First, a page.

Tuesday, May 8, 2018

Today by Paddy Manning


Budget 2018: surplus in sight
It’s a ‘good news’ budget, but who gets the credit?

“We have reached a turning point on debt,” Treasurer Scott Morrison crowed in his pre-budget lockup press conference this afternoon. He was pointing to a PowerPoint slide showing that the government’s net debt will peak in the current financial year, at $341 billion or 19 per cent of GDP, and fall steadily below 5 per cent over the decade to come. It is the only good news we have had in a long while from the Turnbull government, and given that it comes with tax cuts, more infrastructure funding and more money for aged care, it’s hard to complain.

If there’s one thing a very cocky Morrison does not want us to take out of tonight’s budget, it’s that the government has simply got lucky, riding a surge in commodity prices back to the earlier-than-expected surplus in 2019–20. Though he concedes that higher company tax receipts, driven largely by a recovery in the prices of key exports like iron ore and coal, have boosted revenue over the first half of the four-year budget estimates, in the second half the recovery is due to higher personal income tax receipts. “So it wouldn’t be right to say that the overwhelming impact of what is driving receipts up is commodity prices,” Morrison told us, standing alone at the podium as Finance Minister Mathias Cormann watched on, politely. “The numbers don’t say that at all. What it’s largely coming from is people getting in jobs. People getting work. The labour force expanding. People going from receiving welfare benefits to paying taxes because they’re working and they’re earning money.”

See what Morrison did there? The government can hardly take credit for a surge in commodity prices, and it can’t take credit for the rebound in company tax revenue as carried-over losses from the GFC and fallout are slowly used up. In a pre-election budget that he hopes will restore the government’s fortunes, the treasurer wants to shift the debate back to jobs and growth, and try to claim credit for falling unemployment and reduced welfare dependency, which at 15 per cent of working-age Australians is down at its lowest level in 25 years.

The budget papers do not contain heroic assumptions, or vary too much from December’s mid-year economic forecast. Growth jumps a bit to 3 per cent from next financial year, and stays there; terms of trade are predicted to fall by 7.5 per cent over the next couple of years as commodity prices fall back (there is an upside risk if oil prices keep rising, and a downside risk if the dollar falls further below the assumed US77c). Unemployment falls gradually to the mythical NAIRU (non-accelerating inflation rate of unemployment) of 5 per cent and – this a little eyebrow-raising – the budget papers forecast wages growth will jump by 0.5 per cent in 2018–19 and the same amount again the following year. Why? Nothing specific. Morrison is careful not to hoist any petard for himself, cautioning that the forecast return to a modest $2 billion surplus in 2019–20 is subject to the Treasury’s assessment of conditions, etc., etc.

The treasurer’s speech is full of the well-flagged positive announcements we’ve heard already – especially, the $530 a year extra for four million taxpayers earning between $37,000 and $90,000 a year. The only harsh measures mentioned are for the bad guys: more money from multinational tax avoiders and a crackdown on the black economy. The nastier measures are buried deep in the budget papers: $299 million in social welfare debt recovery; $84 million less for the ABC over the three years from 2019–20; a longer wait before refugees and migrants can go on welfare; and a halving in the annual spend on climate programs from $3 billion to $1.25 billion as funding for the Clean Energy Finance Corporation runs out. At the same time there are red rags for progressive voters, like the $247 million committed to entrench school chaplains in our schools.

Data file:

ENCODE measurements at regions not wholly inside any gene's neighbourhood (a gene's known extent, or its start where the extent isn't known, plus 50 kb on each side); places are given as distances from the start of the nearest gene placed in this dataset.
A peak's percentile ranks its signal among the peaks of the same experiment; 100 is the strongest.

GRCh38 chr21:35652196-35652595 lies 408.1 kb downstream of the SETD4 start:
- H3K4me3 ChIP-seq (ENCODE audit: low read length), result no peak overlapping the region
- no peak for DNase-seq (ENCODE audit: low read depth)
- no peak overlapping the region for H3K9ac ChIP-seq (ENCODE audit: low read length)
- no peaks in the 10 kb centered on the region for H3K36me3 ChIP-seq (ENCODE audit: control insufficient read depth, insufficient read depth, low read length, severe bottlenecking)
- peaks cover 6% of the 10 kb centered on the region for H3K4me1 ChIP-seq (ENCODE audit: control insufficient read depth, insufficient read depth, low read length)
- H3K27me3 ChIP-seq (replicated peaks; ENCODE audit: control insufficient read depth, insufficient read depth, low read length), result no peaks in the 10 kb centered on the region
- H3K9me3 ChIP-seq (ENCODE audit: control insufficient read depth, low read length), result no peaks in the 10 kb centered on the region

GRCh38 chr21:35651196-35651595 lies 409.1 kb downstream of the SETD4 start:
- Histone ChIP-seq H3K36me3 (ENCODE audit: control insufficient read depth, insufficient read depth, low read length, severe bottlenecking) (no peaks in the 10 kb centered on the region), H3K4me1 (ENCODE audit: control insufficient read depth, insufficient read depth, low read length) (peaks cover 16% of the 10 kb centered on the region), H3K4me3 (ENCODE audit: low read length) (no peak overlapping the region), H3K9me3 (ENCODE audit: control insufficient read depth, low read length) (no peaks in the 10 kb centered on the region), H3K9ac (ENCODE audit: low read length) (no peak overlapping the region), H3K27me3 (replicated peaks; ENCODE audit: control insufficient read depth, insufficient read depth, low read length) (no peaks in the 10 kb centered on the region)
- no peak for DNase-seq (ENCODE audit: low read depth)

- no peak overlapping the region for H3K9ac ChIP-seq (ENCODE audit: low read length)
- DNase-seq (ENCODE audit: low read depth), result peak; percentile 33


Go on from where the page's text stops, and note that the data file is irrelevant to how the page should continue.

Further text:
Complicating the government’s fiscal responsibility triumph is that the Opposition may have gone one better by Thursday. Labor may get the budget back to surplus sooner, while offering bigger tax cuts, by withdrawing extravagant spending in the form of billions in cash refunds for unused franking credits for the wealthy; abandoning big business tax cuts that will benefit the banks; or winding back a negative gearing regime that rewards investors while locking the young out of the housing market. Between the government and Opposition, it is not clear yet who is tighter with the purse strings, and who is looser.

 

Big ticket items

– Personal income tax cuts ($13.4 billion) 

– Not raising the 2 per cent Medicare levy (cost: $12.8 billion)

– Cracking down on the black economy including "chop-chop" ($5.2 billion)

– Ending R&D rorts ($2.4 billion)

– Extra infrastructure spending including no new toll-roads ($24.5 billion)

– NBN starts drawing down debt ($19.5 billion) 

– “More” school funding ($24 billion)


Budget reaction


The Sydney Morning Herald’s guide to the winners and losers

The Guardian’s Katharine Murphy: Never mind lofty talk of ‘tax reform’. This budget is about political survival

Fairfax’s David Crowe: A victimless budget that will require patience and trust from voters

The Australian’s Dennis Shanahan [$]: An election battle plan, based on tax returns

Paddy Manning

Paddy Manning is a contributing editor (politics) at The Monthly. He is a writer and journalist who has worked for the ABC, Fairfax, Crikey and The Australian. He is also the author of three books, including Boganaire: The rise and fall of Nathan Tinkler.

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